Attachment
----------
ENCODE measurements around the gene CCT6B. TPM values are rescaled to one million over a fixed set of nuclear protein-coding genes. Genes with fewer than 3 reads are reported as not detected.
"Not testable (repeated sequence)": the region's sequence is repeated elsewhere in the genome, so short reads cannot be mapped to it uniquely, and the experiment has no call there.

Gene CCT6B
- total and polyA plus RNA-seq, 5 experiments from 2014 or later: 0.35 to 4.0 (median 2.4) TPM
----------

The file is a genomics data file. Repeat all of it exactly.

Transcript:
ENCODE measurements around the gene CCT6B. TPM values are rescaled to one million over a fixed set of nuclear protein-coding genes. Genes with fewer than 3 reads are reported as not detected.
"Not testable (repeated sequence)": the region's sequence is repeated elsewhere in the genome, so short reads cannot be mapped to it uniquely, and the experiment has no call there.

Gene CCT6B
- total and polyA plus RNA-seq, 5 experiments from 2014 or later: 0.35 to 4.0 (median 2.4) TPM